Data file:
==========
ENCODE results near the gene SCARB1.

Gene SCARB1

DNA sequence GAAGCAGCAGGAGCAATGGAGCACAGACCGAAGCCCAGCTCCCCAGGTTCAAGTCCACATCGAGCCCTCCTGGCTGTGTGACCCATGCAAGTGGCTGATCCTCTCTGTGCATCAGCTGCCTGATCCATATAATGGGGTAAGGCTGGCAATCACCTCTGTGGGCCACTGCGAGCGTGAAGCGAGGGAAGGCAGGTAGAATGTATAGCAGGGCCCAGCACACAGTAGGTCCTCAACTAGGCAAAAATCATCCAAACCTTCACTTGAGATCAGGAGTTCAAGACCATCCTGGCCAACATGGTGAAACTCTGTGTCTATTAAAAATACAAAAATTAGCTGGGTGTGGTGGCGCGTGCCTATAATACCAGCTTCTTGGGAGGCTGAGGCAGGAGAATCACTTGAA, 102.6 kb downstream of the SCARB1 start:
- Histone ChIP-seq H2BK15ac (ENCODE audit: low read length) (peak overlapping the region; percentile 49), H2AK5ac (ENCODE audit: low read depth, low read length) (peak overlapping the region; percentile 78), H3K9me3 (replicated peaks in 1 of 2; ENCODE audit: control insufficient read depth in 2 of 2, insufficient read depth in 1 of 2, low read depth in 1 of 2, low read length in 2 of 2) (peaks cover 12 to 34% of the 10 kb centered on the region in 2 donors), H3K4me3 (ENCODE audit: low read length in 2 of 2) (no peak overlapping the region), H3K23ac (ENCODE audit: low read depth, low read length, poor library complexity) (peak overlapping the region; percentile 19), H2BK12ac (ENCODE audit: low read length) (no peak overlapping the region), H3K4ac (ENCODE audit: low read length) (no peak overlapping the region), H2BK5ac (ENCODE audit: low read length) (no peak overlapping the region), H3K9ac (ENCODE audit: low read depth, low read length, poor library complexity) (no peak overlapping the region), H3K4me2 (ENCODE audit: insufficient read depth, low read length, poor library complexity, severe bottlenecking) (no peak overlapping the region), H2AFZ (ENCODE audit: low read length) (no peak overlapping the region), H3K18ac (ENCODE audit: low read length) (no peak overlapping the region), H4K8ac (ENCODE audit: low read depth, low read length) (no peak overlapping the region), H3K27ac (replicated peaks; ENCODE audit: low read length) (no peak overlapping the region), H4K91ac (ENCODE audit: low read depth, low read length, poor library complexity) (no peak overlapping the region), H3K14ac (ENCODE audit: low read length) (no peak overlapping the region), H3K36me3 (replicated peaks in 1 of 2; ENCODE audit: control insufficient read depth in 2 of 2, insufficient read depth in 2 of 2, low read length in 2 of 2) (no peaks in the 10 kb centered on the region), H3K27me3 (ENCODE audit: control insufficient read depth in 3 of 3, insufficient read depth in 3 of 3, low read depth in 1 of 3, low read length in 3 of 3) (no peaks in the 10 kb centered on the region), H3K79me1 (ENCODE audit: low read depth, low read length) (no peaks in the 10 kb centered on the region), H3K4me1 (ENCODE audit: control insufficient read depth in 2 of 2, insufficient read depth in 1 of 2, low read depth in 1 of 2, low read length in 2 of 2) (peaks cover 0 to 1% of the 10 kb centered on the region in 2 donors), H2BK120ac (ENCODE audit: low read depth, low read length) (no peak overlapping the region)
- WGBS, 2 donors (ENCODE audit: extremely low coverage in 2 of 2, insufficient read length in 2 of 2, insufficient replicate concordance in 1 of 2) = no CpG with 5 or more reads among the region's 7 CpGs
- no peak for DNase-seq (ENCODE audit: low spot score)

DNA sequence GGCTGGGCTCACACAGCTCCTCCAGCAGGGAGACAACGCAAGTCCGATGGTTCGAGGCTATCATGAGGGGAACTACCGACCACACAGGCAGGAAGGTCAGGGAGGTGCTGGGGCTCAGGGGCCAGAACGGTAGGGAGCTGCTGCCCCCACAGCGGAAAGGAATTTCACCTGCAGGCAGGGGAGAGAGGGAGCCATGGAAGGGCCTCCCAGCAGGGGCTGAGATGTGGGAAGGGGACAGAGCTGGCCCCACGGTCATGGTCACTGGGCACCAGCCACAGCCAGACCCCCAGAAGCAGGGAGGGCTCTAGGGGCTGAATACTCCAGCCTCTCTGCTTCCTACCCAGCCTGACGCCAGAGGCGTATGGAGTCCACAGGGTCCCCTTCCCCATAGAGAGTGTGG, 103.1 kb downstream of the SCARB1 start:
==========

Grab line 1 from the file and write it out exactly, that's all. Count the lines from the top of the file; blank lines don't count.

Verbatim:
ENCODE results near the gene SCARB1.